Among the many graves the monastery accommodated was one of the two graves preserved until the early 20th century, which was built by marble screens forming a . The grave was in a niche (blind coving) in the south aisle of the main church. Close to this grave was the mosaic of hetaireiarches Nikephoros, probably above the door leading from the narthex to the southern aisle. It was already missing when Wulff took his photographs. Neither the inscription nor the mosaic representation was saved but they are reported by the traveller J. Von Hammer, who saw them in 1804. The mosaic represented the Virgin Mary holding little Jesus and standing between Emperor Constantine X and hetereiarches Nikephoros; the mosaic was accompanied by the abovementioned inscription. It is particularly important that the monastery is reported to have been assigned to Nikephoros under the system of pronoia, as this is one of the earliest reports. The administrative institution of pronoia, as a reward for specific services, when state property was assigned to powerful Byzantines to manage it and along with all income from the said property, was actually introduced in the 11th century.9 There was a structural difference between pronoia and the gratuitous land donation, as the former was assigned for a specific period, which usually ended when the person assigned with the pronoia died. The information provided by archaeological, rather than historical, evidence that the monastery was a pronoia already from the sixth decade of the 11th century, is valuable, as the institution is witnessed to have been expanded mainly after 1070.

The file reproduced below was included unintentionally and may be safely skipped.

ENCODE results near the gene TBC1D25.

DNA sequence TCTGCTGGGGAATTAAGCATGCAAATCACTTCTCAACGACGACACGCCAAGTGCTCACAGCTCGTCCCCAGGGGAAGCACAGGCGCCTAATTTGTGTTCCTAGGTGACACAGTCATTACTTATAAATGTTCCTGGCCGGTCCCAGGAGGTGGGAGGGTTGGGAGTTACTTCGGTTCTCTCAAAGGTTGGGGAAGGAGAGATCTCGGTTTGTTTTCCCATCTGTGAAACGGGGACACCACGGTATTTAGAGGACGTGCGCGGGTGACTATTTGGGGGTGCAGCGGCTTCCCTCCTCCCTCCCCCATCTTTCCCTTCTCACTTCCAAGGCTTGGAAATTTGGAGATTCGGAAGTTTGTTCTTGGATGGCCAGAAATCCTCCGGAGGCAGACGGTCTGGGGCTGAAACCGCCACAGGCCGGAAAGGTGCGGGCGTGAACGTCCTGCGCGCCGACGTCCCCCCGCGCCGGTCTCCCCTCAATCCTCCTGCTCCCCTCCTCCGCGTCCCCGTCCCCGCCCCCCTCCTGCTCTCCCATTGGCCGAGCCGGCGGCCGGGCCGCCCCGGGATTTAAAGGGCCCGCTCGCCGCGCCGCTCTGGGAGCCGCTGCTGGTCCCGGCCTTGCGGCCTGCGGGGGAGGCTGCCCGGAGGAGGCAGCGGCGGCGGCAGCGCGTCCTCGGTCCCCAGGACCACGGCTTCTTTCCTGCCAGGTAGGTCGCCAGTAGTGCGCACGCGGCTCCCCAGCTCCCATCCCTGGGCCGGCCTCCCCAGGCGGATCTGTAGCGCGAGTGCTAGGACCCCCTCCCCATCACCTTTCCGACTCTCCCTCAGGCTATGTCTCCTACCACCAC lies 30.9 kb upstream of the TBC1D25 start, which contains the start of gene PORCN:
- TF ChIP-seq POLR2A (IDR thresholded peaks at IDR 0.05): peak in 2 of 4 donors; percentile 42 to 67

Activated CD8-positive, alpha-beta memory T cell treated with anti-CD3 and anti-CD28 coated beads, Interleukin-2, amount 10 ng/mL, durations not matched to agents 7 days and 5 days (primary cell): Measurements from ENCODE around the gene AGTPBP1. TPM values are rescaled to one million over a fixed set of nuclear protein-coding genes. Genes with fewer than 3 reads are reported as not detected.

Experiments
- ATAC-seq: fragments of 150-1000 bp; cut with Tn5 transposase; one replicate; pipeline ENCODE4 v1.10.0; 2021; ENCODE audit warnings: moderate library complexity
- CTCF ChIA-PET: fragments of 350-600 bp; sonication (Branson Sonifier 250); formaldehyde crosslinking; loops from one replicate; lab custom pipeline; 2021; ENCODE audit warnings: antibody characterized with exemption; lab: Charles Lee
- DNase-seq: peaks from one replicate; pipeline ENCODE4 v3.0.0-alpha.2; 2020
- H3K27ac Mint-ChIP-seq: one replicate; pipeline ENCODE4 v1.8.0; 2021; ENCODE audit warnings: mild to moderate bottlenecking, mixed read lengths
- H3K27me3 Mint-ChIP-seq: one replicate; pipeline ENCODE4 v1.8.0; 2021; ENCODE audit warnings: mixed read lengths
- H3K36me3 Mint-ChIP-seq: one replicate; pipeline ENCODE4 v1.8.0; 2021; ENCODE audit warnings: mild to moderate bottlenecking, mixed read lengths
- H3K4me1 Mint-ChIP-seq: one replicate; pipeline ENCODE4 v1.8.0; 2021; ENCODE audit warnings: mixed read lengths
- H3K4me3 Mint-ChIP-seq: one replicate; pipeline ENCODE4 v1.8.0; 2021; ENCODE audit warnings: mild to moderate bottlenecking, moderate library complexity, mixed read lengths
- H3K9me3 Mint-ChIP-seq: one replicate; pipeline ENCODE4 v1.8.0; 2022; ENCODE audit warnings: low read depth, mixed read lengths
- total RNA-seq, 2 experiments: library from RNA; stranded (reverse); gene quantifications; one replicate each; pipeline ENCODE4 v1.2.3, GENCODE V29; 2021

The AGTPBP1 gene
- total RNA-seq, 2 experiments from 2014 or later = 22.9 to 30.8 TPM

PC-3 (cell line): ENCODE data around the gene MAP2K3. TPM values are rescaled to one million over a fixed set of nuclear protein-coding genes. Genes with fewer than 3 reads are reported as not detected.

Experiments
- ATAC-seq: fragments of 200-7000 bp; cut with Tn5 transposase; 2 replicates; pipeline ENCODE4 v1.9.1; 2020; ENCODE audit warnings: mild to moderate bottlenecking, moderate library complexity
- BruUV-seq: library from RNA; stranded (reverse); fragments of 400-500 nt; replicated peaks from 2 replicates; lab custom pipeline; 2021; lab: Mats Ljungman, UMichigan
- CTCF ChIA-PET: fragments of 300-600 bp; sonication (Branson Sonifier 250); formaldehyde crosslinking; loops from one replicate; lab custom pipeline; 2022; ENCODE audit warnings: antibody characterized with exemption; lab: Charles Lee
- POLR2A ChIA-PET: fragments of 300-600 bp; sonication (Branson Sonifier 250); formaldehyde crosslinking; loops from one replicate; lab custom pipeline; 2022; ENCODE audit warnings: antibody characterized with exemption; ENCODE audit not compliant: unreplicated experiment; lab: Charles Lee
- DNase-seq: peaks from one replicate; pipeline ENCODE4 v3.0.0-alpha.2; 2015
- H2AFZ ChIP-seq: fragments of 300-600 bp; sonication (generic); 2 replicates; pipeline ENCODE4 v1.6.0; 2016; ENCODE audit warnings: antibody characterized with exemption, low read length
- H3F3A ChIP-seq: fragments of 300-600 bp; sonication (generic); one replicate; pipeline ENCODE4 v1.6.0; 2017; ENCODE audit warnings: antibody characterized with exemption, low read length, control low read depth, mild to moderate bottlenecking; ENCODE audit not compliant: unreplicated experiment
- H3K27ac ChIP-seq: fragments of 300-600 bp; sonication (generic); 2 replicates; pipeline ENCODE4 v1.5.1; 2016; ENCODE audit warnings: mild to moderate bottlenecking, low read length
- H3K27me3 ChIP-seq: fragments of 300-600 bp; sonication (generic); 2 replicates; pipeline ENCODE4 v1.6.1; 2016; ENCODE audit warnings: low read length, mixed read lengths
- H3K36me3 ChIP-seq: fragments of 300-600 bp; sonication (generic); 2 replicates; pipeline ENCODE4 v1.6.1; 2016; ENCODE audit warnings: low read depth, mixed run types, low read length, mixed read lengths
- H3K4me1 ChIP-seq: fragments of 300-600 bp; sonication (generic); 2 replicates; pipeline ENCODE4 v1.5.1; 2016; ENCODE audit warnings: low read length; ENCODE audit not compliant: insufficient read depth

1. Wiegand E., ‘Zur Monogramminschrift der Theotokos -(Koimesis-)Kirche von Nicaea’, Byzantion 6 (1931), pp. 411-420. Peschlow U., "The Churches of Nicaea – Iznik", Ankbaygil I., Inalcik H., Aslanapa O. (ed.), Iznik throughout history, Istanbul 2003, p. 205.
2. Janin R., Les églises et les monastères des grands centres byzantins, Paris 1975, pp. 121-124, Mango, C., ‘Notes d’ Epigraphie et d’ Archéologie Constantinople, Nicée’, Travaux et Mémoires 12 (1994), p. 353.
3. Underwood P. A., ‘The evidence of restorations in the sanctuary mosaics of the Church of the Dormition at Nicaea’, Dumbarton Oaks Papers 13 (1959), pp. 235-242.
4. Foss Cl., Tulchin J., Nicaea : A Byzantine Capital and Its Praises, Brookline 1990, pp. 97-98.
5. Laurent V., Les régestes des actes du patriarcat de Constantinople I.4: Les régestes de 1208 a 1309, Paris 1971, p. 1210, See Foss Cl., Tulchin J., Nicaea : A Byzantine Capital and Its Praises, Brookline 1990, p. 98.
6. Foss Cl., Tulchin J., Nicaea : A Byzantine Capital and Its Praises, Brookline 1990, p. 111.
7. Van Dieten J., ‘Manuel Prinkips: Welcher Manuel in welcher Kirche zu Nikaia?’, Byzantinische Zeitschrift 78 (1985), pp. 63-91.
8. Foss Cl., Tulchin J., Nicaea : A Byzantine Capital and Its Praises, Brookline 1990, p. 85.
9. Ostrogorsky G., History of the Byzantine State, New Jersey 19954, pp. 330-331.